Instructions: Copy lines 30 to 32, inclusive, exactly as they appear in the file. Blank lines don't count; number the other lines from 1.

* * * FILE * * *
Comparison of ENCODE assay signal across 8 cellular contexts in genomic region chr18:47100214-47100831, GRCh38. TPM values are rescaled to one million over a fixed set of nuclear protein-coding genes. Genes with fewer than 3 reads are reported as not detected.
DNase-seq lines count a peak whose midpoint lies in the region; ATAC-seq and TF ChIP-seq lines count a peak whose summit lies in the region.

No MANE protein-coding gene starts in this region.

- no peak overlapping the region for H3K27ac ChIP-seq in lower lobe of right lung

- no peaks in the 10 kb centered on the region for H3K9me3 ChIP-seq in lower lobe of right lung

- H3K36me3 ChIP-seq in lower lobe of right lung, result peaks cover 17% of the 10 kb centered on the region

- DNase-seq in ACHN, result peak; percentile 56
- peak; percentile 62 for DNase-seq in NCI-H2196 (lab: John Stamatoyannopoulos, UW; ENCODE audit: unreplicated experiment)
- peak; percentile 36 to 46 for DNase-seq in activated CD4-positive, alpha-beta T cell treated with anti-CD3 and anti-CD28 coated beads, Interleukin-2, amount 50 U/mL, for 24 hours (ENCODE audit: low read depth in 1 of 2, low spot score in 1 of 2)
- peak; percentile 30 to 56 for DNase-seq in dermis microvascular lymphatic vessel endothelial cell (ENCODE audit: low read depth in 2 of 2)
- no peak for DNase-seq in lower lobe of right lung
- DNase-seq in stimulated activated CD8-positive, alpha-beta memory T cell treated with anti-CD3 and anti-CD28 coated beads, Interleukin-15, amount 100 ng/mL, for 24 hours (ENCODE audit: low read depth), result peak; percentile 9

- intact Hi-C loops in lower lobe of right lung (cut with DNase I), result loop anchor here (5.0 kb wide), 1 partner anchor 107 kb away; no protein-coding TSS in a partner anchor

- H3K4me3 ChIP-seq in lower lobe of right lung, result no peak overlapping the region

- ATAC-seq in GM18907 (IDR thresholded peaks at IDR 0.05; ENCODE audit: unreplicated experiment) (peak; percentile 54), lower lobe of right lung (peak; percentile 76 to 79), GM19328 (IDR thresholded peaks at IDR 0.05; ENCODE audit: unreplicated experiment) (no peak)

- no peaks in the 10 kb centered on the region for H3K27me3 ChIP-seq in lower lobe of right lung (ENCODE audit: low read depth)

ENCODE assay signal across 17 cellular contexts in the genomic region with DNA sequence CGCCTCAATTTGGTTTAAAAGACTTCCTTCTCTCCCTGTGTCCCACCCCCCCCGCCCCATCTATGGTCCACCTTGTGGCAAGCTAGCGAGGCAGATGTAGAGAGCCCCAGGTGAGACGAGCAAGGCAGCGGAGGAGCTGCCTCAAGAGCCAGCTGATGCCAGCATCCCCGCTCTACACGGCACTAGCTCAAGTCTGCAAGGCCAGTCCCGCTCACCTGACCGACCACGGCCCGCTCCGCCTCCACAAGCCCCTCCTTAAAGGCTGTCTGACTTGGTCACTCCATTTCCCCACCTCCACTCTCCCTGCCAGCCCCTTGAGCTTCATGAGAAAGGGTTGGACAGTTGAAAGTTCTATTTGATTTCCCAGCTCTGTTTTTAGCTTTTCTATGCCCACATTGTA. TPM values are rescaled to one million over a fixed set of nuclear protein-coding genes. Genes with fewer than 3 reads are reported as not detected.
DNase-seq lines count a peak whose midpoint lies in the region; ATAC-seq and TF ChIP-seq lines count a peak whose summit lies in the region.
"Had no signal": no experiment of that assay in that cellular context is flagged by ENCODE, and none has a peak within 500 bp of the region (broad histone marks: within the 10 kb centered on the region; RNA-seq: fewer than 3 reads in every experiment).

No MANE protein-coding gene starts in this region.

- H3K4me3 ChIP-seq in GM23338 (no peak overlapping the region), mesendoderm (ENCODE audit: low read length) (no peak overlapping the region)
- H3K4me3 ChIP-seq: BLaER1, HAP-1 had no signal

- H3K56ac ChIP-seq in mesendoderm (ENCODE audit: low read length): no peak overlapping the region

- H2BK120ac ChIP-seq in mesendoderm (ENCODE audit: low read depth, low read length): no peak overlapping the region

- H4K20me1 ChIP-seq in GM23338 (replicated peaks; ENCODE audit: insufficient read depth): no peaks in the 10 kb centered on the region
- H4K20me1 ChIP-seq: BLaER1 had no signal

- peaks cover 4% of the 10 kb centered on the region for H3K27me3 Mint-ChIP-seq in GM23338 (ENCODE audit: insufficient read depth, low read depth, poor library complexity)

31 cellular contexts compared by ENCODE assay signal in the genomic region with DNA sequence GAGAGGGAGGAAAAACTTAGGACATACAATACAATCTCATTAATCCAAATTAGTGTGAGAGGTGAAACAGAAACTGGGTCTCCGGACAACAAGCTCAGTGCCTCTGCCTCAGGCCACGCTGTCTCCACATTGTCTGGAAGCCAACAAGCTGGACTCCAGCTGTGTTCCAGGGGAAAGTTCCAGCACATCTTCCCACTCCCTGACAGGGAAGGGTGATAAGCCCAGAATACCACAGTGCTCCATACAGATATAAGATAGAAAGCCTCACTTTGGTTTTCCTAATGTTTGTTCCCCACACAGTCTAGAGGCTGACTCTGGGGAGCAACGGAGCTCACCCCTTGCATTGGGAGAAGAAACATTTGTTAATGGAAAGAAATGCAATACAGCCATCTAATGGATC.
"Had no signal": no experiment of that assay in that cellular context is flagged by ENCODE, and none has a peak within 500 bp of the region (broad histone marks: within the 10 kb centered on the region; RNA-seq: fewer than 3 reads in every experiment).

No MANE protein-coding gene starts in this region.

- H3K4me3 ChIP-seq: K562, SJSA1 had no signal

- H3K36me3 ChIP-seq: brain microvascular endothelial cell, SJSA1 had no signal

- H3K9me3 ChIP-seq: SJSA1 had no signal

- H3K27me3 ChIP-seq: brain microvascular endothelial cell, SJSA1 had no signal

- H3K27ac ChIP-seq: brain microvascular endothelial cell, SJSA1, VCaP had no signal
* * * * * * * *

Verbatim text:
No MANE protein-coding gene starts in this region.

- H3K4me3 ChIP-seq: K562, SJSA1 had no signal

- H3K36me3 ChIP-seq: brain microvascular endothelial cell, SJSA1 had no signal